I HAVE BEEN A CERTIFIED DIVER since 1986 and have logged hundreds of recreational and technical dives. Since 2014 I have primarily been doing technical rebreather diving with a close group of experienced rebreather divers from Northern California.
During the summer of 2019, our group visited Lake Huron’s Thunder Bay National Marine Sanctuary in Michigan to dive the historic shipwrecks from the late 1800s that rest nearly intact in 160 to 200 feet (49 to 61 meters) of icy cold and clear fresh water. Emmy-Award-winning underwater cinematographer and technical diving instructor Becky Kagan Schott and her husband, David Schott, who is also an accomplished cameraman and technical diver, organized our trip. We spent the months before the trip doing workup dives in Lake Tahoe, where water conditions are similar to Lake Huron’s.
Our Lake Huron dive plans included two dives per day, all of which entailed mandatory decompression stops because of the depth and time we spent exploring each shipwreck. As I descended the mooring line, my eyes strained for the first glimpse of what was on the bottom. I passed through the thermocline and into the clear 39°F (4°C) water until I saw a narrow, dark object slowly come into view at 80 feet (24 meters). It was the top of a still-upright mast. Goosebumps rose on my skin as the entirety of the wooden schooner revealed itself in nearly 100 feet (30 meters) of visibility. With such intact ships and artifacts, these wrecks were as close as I could get to a trip through time.
Halfway through the trip, I began to feel itchy around my chest under my drysuit during a surface interval. I instantly had a bad feeling, as this was the third time I had felt this sensation in five years. I removed my suit and saw the telltale signs of skin bends: Red, blotchy, raised bumps indicating cutaneous decompression sickness (DCS) covered part of my upper left chest. I immediately told Becky about it and started breathing 100 percent oxygen via my rebreather while lying still and resting on the boat. The itchiness and rash subsided within 30 minutes.
While talking to Becky and Dave about my situation that evening, Dave asked if I had been tested for a patent foramen ovale (PFO). His father, a cardiologist, had mentioned to Dave that repeated undeserved DCS is an indication to check for a PFO. A small hole between the two upper chambers of the heart lets blood pass from the right to the left atrium when you are in the womb, but after you are born and breathing on your own, the hole naturally fuses for most people. In about 25 percent of the population, however, the hole remains at least partially open but usually causes no ill effects. While the overall risk of DCS is low, it is higher in divers with a PFO.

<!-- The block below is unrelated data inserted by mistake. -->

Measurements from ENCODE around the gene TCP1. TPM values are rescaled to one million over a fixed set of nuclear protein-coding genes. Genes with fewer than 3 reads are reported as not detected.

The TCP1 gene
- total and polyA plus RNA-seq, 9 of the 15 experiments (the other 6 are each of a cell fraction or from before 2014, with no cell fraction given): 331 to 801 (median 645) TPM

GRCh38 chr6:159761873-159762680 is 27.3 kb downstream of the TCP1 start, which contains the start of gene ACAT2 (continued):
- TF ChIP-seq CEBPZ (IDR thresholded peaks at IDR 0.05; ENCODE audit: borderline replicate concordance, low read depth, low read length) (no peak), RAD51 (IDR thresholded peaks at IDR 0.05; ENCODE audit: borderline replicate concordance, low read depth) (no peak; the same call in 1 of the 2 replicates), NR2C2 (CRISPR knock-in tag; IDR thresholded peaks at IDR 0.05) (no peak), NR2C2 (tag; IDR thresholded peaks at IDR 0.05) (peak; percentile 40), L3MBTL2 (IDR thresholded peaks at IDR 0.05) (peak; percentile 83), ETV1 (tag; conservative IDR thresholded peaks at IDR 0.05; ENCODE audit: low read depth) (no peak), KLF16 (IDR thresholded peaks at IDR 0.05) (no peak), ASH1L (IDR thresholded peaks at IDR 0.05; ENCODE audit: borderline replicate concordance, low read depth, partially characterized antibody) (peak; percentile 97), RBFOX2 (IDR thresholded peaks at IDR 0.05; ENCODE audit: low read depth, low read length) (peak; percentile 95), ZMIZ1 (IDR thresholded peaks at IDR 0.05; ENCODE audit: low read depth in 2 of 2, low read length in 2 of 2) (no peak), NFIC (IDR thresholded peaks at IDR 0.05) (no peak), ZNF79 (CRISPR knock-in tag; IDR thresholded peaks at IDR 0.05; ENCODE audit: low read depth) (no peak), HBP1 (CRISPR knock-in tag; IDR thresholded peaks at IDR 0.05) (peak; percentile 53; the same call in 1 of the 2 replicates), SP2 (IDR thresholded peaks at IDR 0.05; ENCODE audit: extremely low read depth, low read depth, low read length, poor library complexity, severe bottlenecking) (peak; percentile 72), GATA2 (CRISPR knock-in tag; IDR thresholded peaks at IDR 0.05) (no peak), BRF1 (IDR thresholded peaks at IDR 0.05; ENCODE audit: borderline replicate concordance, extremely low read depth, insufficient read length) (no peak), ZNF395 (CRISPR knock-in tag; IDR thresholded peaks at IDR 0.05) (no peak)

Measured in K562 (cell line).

I contacted DAN and sent them my computer logs, but there was nothing remarkable about my dive profiles. I have always been diligent about my hydration, and on this dive I had extended my final decompression stop beyond my already conservative decompression schedule. Thanks to DAN, I started to educate myself about PFOs, and my circumstances aligned with having one. DAN’s medical staff recommended that I have a bubble contrast test.
My primary care physician, who did not have experience with PFOs and diving, referred me to a cardiologist. Within a few weeks I had my bubble contrast study, which involved injecting a syringe of saline solution and air bubbles into an arm vein to pass through my circulation system while performing an ultrasound of my heart. I did not need to wait for my results, as I could clearly see when the bubbles passed between my atria through the PFO. I was relieved to have a potential answer to the mystery surrounding my bouts with skin bends while my fellow divers doing the same dive profiles had no such ill effects.
After the test I was referred to an experienced cardiac surgeon specializing in PFO closures. DAN was with me each step of the way to confirm I was on the right track to make an informed decision on whether to close my PFO. I was concerned about possibly giving up diving, diving only recreationally in shallow depths, or having the elective medical procedure to close the hole in my heart.
After talking to several other divers who returned to diving after having PFO closure procedures, consulting with DAN, and weighing the pros and cons with my medical team, I opted to have my PFO closed.
The procedure is done using local anesthesia while your heart is still keeping you alive. The surgeon inserts a nickel and titanium umbrellalike closure device through a catheter from a large vein in the leg up into the heart. It can sometimes be an outpatient procedure, but mine included an overnight stay in the hospital. Six months after the closure, a follow-up bubble contrast test ensured the PFO was permanently shut, and I was cleared to return to diving.
I worked back up to how I was diving before my PFO closure, but I still pay close attention to all the best practices for technical diving. I always stay hydrated, dive conservative profiles, add some time to my final decompression stop, and never hesitate to pass on a dive if things just don’t feel right.